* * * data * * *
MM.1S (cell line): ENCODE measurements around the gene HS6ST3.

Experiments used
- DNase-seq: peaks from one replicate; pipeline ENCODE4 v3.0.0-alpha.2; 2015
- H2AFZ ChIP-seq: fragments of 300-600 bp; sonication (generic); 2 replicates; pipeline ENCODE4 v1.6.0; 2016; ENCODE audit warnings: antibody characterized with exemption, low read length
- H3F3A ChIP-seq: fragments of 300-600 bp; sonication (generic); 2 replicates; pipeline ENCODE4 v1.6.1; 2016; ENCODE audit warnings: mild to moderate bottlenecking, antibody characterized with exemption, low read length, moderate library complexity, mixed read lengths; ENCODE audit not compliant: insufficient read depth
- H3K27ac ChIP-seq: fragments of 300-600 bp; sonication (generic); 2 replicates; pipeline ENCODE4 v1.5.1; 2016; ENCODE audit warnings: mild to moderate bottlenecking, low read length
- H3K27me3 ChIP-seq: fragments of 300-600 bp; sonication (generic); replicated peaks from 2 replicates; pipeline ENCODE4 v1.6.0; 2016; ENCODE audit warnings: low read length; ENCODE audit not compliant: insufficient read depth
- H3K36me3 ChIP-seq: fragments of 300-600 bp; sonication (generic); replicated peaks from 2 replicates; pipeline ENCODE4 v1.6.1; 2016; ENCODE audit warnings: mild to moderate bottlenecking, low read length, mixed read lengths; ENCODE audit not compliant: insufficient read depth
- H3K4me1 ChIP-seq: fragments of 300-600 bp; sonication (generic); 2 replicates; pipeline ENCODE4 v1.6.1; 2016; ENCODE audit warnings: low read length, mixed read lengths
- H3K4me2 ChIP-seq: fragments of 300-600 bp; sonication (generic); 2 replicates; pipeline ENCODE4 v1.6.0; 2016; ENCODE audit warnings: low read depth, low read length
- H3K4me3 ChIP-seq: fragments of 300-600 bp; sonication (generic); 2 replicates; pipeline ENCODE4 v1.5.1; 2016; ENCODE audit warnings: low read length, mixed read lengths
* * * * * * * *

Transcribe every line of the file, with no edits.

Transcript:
MM.1S (cell line): ENCODE measurements around the gene HS6ST3.

Experiments used
- DNase-seq: peaks from one replicate; pipeline ENCODE4 v3.0.0-alpha.2; 2015
- H2AFZ ChIP-seq: fragments of 300-600 bp; sonication (generic); 2 replicates; pipeline ENCODE4 v1.6.0; 2016; ENCODE audit warnings: antibody characterized with exemption, low read length
- H3F3A ChIP-seq: fragments of 300-600 bp; sonication (generic); 2 replicates; pipeline ENCODE4 v1.6.1; 2016; ENCODE audit warnings: mild to moderate bottlenecking, antibody characterized with exemption, low read length, moderate library complexity, mixed read lengths; ENCODE audit not compliant: insufficient read depth
- H3K27ac ChIP-seq: fragments of 300-600 bp; sonication (generic); 2 replicates; pipeline ENCODE4 v1.5.1; 2016; ENCODE audit warnings: mild to moderate bottlenecking, low read length
- H3K27me3 ChIP-seq: fragments of 300-600 bp; sonication (generic); replicated peaks from 2 replicates; pipeline ENCODE4 v1.6.0; 2016; ENCODE audit warnings: low read length; ENCODE audit not compliant: insufficient read depth
- H3K36me3 ChIP-seq: fragments of 300-600 bp; sonication (generic); replicated peaks from 2 replicates; pipeline ENCODE4 v1.6.1; 2016; ENCODE audit warnings: mild to moderate bottlenecking, low read length, mixed read lengths; ENCODE audit not compliant: insufficient read depth
- H3K4me1 ChIP-seq: fragments of 300-600 bp; sonication (generic); 2 replicates; pipeline ENCODE4 v1.6.1; 2016; ENCODE audit warnings: low read length, mixed read lengths
- H3K4me2 ChIP-seq: fragments of 300-600 bp; sonication (generic); 2 replicates; pipeline ENCODE4 v1.6.0; 2016; ENCODE audit warnings: low read depth, low read length
- H3K4me3 ChIP-seq: fragments of 300-600 bp; sonication (generic); 2 replicates; pipeline ENCODE4 v1.5.1; 2016; ENCODE audit warnings: low read length, mixed read lengths